Over the next three months, it will be fascinating to watch how he shapes this new generation.
It’s not just children who believe in fairytales. Adults love them too.
Thirteen years ago, a ghosted autobiography called It’s Not About The Bike won the William Hill Sports Books of the Year.
The book told the story of a road cyclist from Plano, Texas. A prodigiously gifted athlete, Lance Armstrong won the World Road Race Championship when he was just 21. But in October 1996, the American was diagnosed with cancer. Doctors gave him a 40% chance of survival.
Discharged from hospital in February 1997, Armstrong entered the 1999 Tour de France. After completing the 2,293-mile course he entered Paris in the yellow jersey. Sixteen months after he returned to full training, Armstrong had won the toughest endurance event in the world.
It’s a great story and Armstrong’s book sold millions. And why wouldn’t it? It’s Not About The Bike is one of the greatest fairytales ever put to print.
People like to believe in miracles. They want heroes, super-humans who they can look to for inspiration. Armstrong fulfilled that role and he was worshipped. But now that Lance has been exposed as a liar and a cheat, the backlash has got ugly. All of a sudden, it has emerged that Armstrong is a cold-blooded bully, that he is vindictive, unemotional, manipulative and obsessed with money.
Given the manner in which people idolised Armstrong, it’s entirely understandable that they now feel betrayed by him.
However, if the veneration of Armstrong went overboard, his recent demonisation has also gone too far.
The notion that Armstrong hoodwinked all of us into believing that he was some type of all-American good guy is ridiculous. There was always plenty of evidence to indicate that he wasn’t an entirely pleasant character.
In another book, Lance Armstrong: Tour de Force, Armstrong is presented as a flawed and complex individual. We see that he is ultra-competitive. Rivals are regarded as enemies. The portrait painted by the author Daniel Coyle is not entirely likeable, yet the fascinating thing about the book is that it was written with Armstrong’s co-operation. He read and approved every chapter.
Clearly, Armstrong doesn’t regard himself as a saint-like figure. By his own admission, he regards sport as a battle. Given his personality it was probably a foregone conclusion that Armstrong would resort to the syringe.
While Armstrong’s interview with Oprah Winfrey was widely criticised, he was correct when he stated that doping was “part of the process required to win the Tour”.
Consider the background to his first victory in ’99. The previous year’s event was won by the late Marco Pantani, an Italian cyclist who took industrial quantities of EPO. The 1997 edition was won by Jans Ullrich, who is currently serving a lifetime ban. Bjarne Riis, the winner in 1996, has since confessed that he was pumped to the gills with EPO.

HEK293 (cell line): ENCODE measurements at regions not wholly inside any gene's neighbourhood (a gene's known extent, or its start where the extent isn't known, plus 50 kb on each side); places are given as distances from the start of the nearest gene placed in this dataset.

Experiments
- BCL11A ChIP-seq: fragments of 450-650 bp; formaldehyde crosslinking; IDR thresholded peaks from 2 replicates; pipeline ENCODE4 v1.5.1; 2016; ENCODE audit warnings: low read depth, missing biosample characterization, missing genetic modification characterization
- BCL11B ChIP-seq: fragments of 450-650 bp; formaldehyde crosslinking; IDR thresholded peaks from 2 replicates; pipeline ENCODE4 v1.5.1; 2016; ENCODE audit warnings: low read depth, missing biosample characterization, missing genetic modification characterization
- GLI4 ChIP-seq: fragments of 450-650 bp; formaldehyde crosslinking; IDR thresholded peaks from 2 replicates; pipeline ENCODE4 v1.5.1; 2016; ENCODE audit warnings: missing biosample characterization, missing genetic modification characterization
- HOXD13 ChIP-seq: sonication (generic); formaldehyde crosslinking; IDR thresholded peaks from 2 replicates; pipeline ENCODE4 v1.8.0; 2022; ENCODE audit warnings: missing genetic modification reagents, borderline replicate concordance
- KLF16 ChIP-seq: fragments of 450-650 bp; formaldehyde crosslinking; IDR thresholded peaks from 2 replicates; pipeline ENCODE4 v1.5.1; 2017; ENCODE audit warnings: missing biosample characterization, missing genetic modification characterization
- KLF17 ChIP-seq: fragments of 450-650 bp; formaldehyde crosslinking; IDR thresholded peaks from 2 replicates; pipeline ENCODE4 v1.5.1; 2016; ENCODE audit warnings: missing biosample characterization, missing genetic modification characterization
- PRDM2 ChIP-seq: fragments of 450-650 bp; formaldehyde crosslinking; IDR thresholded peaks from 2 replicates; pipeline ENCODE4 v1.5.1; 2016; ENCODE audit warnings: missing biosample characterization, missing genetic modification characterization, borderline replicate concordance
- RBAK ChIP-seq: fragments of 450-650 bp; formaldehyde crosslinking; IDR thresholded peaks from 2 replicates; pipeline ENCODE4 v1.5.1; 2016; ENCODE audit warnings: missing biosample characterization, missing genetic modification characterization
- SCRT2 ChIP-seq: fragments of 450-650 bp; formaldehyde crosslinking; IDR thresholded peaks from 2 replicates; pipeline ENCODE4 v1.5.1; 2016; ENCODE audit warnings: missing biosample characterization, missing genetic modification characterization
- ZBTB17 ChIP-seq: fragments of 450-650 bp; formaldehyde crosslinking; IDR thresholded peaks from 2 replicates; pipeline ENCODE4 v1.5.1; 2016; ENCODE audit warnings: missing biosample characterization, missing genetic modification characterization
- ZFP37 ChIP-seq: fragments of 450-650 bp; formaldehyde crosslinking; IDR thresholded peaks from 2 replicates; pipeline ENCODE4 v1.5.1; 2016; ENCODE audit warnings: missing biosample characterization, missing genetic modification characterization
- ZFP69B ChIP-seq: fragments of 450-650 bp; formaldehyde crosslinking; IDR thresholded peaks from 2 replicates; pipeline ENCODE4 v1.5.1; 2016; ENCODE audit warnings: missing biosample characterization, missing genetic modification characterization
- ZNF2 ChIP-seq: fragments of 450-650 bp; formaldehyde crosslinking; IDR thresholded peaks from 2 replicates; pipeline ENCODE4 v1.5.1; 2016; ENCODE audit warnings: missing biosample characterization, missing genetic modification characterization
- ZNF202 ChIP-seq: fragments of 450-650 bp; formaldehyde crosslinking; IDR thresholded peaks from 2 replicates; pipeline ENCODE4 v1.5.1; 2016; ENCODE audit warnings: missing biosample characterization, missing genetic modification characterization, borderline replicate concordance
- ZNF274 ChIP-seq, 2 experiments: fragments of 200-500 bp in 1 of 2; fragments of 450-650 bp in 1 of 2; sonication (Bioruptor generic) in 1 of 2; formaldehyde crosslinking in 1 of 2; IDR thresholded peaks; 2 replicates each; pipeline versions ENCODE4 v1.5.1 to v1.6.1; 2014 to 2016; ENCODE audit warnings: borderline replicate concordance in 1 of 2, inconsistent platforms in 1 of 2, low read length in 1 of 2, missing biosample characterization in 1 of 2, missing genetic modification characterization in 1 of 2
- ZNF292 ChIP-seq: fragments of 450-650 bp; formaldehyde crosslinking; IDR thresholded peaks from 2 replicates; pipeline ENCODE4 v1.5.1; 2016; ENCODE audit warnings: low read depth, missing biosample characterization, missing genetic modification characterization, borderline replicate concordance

Now, put yourself in the position that Lance Armstrong was in when he returned to cycling. He would have suspected that Riis, Ullrich and Pantani were on EPO, which was rampant at the time.
It would have been inconceivable for Armstrong to have concluded that he could win the Tour without taking drugs.
Furthermore, and this is where it gets even murkier, the history of cycling tells us that the sport in continental Europe has a complicated attitude to doping. Italian great Fausto Coppi admitted to using stimulants when he dominated cycling after the Second World War. Coppi is still widely regarded as the greatest Italian sportsman of all time.
Frenchman Jacques Antequil, the first cyclist to win five Tours, publicly admitted that he used drugs to help him race.
The ‘Antequil Cocktail,’ was a mixture of painkiller, stimulant and sleeping pill. It was also perfectly legal and it was injected into legs of riders during the race.
Amphetamines were found in the jersey of English cyclist Tom Simpson after he died of exhaustion near the summit of Mount Ventoux during the Tour of ’67.
Of course, cycling’s dysfunctional relationship with doping is still no excuse for Lance Armstrong. Not only did he cheat, he also inflicted turmoil and misery on those who dared to question his methods.
However, Armstrong should not be condemned in isolation. The UCI, the sport’s governing body and the world’s media also failed miserably.
The UCI’s ineptitude is scandalous. Of the 17 winners of the Tour de France since 1980, nine have either tested positive or admitted to doping. That statistic alone suggests that professional cycling is rotten to the core and that the UCI is incapable of policing their sport. The UCI’s willingness to accept a $125,000 donation from Armstrong raises even more worrying questions.
The media also failed to execute their role as watchdogs. With the exception of David Walsh and Paul Kimmage, the vastmajority of journalists performed the role of cheerleaders.
Armstrong’s story is a common one. He was the emperor with no clothes. But the sport and its loyal fans needed men of courage and integrity to shout out the truth.
As we now know, those entrusted to perform that job unilaterally failed to do so. And that’s why all the scorn and opprobrium shouldn’t be heaped solely on the head of Lance Armstrong.
He was the central character of a fairytale that only came to be believed because weak men refused to tell us that it wasn’t true.
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